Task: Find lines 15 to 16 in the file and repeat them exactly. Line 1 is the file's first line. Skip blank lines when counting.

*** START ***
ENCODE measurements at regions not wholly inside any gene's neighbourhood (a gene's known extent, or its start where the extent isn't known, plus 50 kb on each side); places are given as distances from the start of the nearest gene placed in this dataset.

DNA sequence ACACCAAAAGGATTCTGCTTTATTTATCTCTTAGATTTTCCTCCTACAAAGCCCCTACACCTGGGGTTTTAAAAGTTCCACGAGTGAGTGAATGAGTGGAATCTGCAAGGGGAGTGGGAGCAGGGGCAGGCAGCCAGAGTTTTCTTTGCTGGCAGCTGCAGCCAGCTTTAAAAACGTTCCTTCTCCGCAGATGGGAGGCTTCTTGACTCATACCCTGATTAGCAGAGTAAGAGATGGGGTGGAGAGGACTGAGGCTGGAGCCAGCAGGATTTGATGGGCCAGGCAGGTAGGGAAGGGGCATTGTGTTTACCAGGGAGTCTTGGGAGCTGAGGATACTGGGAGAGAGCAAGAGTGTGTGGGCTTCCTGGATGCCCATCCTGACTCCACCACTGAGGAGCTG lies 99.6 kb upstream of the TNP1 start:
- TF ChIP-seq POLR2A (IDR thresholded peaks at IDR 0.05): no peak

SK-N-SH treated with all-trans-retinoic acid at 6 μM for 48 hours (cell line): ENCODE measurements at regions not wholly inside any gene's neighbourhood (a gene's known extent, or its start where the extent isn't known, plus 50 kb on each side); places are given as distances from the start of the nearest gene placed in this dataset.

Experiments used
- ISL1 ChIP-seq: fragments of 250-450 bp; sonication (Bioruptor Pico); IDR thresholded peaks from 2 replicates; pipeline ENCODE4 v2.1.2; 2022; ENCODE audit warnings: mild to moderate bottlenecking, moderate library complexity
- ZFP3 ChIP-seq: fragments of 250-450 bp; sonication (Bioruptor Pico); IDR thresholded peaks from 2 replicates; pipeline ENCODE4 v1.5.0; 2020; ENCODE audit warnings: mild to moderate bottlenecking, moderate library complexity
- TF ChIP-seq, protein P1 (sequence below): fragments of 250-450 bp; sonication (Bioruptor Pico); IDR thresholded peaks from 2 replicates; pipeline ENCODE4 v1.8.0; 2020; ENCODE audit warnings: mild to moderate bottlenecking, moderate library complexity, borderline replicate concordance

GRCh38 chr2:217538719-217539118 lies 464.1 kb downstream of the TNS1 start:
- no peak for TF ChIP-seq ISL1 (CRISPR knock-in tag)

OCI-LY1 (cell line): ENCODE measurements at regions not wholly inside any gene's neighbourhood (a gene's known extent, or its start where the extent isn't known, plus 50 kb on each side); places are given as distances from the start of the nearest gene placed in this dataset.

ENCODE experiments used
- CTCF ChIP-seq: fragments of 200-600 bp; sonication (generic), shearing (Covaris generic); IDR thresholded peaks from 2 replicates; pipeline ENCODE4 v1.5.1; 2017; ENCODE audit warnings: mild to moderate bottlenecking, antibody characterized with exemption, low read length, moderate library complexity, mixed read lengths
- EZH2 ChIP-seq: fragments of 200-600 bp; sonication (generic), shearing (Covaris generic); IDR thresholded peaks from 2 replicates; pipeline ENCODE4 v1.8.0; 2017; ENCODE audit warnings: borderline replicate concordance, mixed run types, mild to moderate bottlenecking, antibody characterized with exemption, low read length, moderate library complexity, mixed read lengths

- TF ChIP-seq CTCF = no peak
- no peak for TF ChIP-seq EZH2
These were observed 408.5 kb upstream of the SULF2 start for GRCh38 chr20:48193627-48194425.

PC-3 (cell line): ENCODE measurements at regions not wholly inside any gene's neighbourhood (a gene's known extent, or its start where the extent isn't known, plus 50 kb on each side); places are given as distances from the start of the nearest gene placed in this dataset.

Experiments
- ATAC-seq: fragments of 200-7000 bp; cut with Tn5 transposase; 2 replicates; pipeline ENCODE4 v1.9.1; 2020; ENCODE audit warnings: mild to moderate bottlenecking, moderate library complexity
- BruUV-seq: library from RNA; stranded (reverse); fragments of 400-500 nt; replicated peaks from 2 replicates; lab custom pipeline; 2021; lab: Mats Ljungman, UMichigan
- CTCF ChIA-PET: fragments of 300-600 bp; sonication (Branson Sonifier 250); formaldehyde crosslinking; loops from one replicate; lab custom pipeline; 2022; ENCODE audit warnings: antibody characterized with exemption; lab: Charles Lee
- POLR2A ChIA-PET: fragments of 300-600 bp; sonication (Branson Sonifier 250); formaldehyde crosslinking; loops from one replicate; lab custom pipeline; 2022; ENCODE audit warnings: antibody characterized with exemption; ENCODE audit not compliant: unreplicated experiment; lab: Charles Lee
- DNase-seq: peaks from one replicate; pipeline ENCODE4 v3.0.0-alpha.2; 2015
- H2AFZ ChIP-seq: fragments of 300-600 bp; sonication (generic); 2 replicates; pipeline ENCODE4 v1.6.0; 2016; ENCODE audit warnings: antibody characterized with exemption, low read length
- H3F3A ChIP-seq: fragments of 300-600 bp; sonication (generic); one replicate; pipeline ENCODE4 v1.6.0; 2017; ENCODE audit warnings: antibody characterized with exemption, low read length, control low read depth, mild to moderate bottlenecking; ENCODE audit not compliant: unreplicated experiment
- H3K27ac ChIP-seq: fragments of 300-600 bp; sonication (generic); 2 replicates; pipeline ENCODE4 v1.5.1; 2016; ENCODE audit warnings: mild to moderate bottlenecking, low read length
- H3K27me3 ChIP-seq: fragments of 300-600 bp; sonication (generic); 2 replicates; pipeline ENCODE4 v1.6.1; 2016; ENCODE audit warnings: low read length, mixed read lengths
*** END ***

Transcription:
- TF ChIP-seq CTCF = no peak
- no peak for TF ChIP-seq EZH2